Independent national bodies should be set up to adjudicate on how much of the data underpinning research needs to be released to satisfy scholarly needs while preventing its being used as “disinformation”, a leading academic has said.
Stephan Lewandowsky, professor of cognitive psychology at the University of Bristol, told the World Conference on Research Integrity that “open data is highly political” and that there is a danger that some people will use scholarly information as “noise, nonsense, commercial interests or political propaganda”, to further their own interests.
“There is a difference between evidence-based science on the one hand, and political noise on the other,” he told delegates at Vrije Universiteit Amsterdam. It was unfortunate, he went on, that openness and transparency facilitate science but at the same time they “disproportionately also aid in the dissemination of noise and politically motivated disinformation”.
Open science meant that academics no longer had jurisdiction over their data, Professor Lewandowsky said, and people could now “cherry-pick” the bits that they wanted for their own ends.
He cited as examples the tobacco industry, which, he said, had reproduced research data after removing evidence of the negative association between smoking and health, and climate science, where universities have been “peppered” with data requests for emails between researchers and other information.
“If you make your data openly available as a researcher, you will lose control [of it],” Professor Lewandowsky said. “There are some concerns being articulated about the implications – especially in biomedical data – about letting go of them entirely and making them publicly available.”
Speaking to Times Higher Education after his presentation, Professor Lewandowsky said that “open data is terrific, but we have to be open-eyed”.
He said that one solution was to ensure that the availability of data was “enshrined or agreed upon” during the peer review process.
“In some circumstances, it doesn’t matter whether you’ve made data available, because whoever says that you haven’t will continue saying that and will always ask for more; and sometimes you can’t deliver more because it would be unethical to do that. Having that established during peer review is a good idea,” Professor Lewandowsky said.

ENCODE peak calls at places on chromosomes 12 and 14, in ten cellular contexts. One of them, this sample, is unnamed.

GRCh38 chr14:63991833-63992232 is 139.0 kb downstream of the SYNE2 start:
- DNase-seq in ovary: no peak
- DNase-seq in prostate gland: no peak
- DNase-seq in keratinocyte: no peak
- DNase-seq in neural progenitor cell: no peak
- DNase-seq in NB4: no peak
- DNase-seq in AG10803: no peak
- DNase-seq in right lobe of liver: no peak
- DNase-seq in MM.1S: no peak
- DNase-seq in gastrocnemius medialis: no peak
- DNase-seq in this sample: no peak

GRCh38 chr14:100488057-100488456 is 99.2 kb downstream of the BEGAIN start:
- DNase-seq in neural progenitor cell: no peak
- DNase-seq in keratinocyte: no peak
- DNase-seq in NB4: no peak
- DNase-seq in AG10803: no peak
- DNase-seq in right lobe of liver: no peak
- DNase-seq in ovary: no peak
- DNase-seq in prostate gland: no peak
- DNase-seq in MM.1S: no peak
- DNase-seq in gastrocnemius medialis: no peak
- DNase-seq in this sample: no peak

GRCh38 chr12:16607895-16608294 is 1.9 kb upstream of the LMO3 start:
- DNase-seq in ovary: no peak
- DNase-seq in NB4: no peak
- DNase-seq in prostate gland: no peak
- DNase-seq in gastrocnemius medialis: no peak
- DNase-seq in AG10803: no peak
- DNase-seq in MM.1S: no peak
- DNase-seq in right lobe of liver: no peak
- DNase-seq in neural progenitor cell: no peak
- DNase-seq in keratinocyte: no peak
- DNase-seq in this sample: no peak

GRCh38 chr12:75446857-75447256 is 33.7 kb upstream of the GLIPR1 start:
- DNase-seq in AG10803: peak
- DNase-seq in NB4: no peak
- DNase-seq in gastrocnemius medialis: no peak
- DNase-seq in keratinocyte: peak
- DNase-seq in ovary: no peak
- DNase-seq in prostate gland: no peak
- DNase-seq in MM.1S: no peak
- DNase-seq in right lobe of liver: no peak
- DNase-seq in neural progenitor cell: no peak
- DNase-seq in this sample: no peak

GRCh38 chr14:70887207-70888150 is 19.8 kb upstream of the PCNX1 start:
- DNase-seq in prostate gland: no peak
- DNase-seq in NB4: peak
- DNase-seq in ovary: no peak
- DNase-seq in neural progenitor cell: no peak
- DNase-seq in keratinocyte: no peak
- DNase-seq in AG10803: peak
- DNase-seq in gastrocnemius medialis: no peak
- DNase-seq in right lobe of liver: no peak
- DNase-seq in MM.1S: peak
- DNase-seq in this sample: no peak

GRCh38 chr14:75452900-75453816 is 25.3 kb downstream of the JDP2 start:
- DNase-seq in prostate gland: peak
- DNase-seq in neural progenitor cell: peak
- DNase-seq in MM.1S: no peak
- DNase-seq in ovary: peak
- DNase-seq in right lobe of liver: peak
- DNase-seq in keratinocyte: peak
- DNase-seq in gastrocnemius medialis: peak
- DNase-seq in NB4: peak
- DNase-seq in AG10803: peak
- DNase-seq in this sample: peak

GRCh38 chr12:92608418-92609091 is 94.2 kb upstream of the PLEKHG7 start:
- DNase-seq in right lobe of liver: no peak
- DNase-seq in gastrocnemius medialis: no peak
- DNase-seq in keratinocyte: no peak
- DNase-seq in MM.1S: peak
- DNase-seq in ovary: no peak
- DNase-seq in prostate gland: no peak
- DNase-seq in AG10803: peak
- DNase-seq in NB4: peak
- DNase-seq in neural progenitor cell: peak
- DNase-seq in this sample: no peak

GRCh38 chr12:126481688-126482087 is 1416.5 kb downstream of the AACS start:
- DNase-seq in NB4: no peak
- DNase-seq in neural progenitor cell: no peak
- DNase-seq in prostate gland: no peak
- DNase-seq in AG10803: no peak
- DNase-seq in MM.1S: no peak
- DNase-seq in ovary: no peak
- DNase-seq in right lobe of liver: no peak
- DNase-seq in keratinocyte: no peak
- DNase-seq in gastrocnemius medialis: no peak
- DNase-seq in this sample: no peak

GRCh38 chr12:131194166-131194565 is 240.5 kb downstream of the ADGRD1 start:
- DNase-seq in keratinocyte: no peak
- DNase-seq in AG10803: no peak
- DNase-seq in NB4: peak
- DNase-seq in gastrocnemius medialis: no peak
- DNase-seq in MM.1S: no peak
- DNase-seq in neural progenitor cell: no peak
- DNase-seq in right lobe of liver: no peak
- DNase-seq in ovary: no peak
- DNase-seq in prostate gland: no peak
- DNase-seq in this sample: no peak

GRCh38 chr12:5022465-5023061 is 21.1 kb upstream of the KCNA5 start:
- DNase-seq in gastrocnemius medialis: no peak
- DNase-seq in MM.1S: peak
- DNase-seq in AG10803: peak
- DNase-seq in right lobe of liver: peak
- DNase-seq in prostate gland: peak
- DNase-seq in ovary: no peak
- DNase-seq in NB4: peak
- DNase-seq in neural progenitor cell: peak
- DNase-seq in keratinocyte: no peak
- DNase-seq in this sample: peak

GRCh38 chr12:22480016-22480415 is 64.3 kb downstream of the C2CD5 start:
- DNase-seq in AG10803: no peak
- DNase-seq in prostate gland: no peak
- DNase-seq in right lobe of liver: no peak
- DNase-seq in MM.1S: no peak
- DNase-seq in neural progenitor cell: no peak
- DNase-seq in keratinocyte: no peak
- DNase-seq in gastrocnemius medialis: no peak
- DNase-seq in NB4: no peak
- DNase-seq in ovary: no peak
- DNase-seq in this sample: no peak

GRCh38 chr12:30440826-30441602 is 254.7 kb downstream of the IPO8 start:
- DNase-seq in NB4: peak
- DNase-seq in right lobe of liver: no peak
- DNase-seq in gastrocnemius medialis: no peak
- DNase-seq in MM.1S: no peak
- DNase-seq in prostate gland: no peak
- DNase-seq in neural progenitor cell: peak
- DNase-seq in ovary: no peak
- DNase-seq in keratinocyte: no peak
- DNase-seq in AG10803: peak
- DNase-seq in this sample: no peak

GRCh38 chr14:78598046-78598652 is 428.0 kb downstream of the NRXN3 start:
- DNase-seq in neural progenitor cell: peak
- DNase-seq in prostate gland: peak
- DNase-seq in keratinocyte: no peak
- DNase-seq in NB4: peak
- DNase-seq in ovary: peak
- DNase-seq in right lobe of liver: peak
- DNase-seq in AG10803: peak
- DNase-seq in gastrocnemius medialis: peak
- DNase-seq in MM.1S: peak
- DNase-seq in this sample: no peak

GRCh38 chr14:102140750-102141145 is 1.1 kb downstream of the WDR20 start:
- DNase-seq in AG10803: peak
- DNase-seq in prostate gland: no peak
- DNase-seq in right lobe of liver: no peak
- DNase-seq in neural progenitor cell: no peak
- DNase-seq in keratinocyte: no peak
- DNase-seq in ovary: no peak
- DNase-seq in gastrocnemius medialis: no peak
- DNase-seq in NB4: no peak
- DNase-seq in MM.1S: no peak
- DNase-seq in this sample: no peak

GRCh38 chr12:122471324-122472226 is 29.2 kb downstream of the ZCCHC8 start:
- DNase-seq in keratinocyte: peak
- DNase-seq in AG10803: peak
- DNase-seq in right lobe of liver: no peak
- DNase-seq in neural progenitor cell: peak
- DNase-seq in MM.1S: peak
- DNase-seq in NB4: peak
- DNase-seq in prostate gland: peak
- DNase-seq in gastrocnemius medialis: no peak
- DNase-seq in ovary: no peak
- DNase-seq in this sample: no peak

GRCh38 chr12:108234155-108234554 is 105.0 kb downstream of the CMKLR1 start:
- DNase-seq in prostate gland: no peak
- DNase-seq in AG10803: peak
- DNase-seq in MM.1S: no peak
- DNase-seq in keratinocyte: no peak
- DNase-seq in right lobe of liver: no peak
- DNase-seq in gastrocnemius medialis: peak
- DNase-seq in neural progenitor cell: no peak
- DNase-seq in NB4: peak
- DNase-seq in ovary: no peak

Professor Lewandowsky added that having an independent national body that could resolve disputes around the availability of data was “crucial”.
“I think that’s something that would be doable, especially in the UK, because it’s a very well-organised and relatively small community – unlike the US, which is immense,” he said. “The research councils would be, in theory, capable of administering such a thing.”
In his keynote, Professor Lewandowsky advocated “symmetry” between the expectations of those who want information and the academics who produce it.
“I think we’re entitled to expect the same rigour, accountability and preregistration on the part of people who want our data for their own purposes as we expect of ourselves,” he told the audience. “At the moment, we don’t do that. But there’s no reason why we shouldn’t. If somebody wants my data, sure they can have my data; but why shouldn’t they preregister their analysis plan for my data in the same way I preregistered mine?”
Professor Lewandowsky told THE that applying the “same principles and scrutiny to people who want your data as you do to the people who generated them” is the “obvious solution” and would minimise loss of control of data.
“Why shouldn’t they say what they’re going to do with the data?” he asked. “In fact, you could even argue that if it’s politically sensitive, their proposed analysis…needs ethics approval.”